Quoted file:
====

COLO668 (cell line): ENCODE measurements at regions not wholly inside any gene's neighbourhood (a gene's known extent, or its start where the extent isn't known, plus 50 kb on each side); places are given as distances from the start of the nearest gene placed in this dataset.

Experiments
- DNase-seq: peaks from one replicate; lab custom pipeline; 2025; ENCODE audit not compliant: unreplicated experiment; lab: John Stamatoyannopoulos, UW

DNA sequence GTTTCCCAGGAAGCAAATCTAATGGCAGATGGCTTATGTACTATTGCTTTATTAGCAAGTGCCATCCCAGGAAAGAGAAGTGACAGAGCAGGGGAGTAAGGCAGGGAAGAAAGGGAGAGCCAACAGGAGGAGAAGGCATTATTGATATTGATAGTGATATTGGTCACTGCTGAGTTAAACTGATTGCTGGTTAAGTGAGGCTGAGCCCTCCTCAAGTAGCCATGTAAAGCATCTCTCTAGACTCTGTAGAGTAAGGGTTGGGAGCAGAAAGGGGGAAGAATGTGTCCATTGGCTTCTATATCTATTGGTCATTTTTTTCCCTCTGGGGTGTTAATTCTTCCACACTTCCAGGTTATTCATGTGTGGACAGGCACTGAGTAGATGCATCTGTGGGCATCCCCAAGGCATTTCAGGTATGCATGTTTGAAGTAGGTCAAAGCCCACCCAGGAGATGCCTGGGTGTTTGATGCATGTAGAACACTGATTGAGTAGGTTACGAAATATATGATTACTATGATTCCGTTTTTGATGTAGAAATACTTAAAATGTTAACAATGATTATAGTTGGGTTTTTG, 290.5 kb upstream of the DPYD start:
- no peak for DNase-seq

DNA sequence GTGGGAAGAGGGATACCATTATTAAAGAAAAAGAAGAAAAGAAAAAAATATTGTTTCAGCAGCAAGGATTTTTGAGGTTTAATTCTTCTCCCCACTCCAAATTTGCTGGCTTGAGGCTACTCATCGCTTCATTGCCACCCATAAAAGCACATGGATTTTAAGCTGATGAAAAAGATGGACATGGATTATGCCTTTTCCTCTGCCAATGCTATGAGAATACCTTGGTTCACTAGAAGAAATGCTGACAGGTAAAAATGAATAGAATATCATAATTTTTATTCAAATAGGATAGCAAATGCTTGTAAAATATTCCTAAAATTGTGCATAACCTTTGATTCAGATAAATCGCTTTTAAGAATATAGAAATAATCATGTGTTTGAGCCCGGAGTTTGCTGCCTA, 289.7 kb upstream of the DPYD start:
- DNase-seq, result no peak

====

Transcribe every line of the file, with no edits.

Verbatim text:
COLO668 (cell line): ENCODE measurements at regions not wholly inside any gene's neighbourhood (a gene's known extent, or its start where the extent isn't known, plus 50 kb on each side); places are given as distances from the start of the nearest gene placed in this dataset.

Experiments
- DNase-seq: peaks from one replicate; lab custom pipeline; 2025; ENCODE audit not compliant: unreplicated experiment; lab: John Stamatoyannopoulos, UW

DNA sequence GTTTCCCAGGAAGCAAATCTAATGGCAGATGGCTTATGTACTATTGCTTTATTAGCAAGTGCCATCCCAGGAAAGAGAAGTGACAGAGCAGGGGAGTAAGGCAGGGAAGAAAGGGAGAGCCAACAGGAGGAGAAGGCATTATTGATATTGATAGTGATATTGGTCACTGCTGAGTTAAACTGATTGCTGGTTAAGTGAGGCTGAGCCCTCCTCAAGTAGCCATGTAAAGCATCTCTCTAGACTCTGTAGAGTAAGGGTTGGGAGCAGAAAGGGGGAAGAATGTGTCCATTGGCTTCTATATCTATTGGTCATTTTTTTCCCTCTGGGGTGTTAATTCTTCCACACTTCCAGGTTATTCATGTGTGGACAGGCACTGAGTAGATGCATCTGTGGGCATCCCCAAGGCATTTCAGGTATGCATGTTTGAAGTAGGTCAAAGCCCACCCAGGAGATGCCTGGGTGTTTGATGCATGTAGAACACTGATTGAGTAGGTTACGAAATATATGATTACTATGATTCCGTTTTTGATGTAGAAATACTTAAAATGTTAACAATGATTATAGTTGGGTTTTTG, 290.5 kb upstream of the DPYD start:
- no peak for DNase-seq

DNA sequence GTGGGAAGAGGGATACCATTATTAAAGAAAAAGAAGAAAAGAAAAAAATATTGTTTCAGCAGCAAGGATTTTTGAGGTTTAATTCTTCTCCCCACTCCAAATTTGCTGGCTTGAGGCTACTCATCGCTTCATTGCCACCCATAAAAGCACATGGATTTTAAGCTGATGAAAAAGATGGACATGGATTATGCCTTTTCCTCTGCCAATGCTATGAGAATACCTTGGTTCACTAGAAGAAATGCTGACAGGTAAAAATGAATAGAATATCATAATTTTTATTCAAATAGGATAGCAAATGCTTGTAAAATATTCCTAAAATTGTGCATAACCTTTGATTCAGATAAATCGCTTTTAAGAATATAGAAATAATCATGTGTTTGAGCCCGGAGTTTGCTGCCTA, 289.7 kb upstream of the DPYD start:
- DNase-seq, result no peak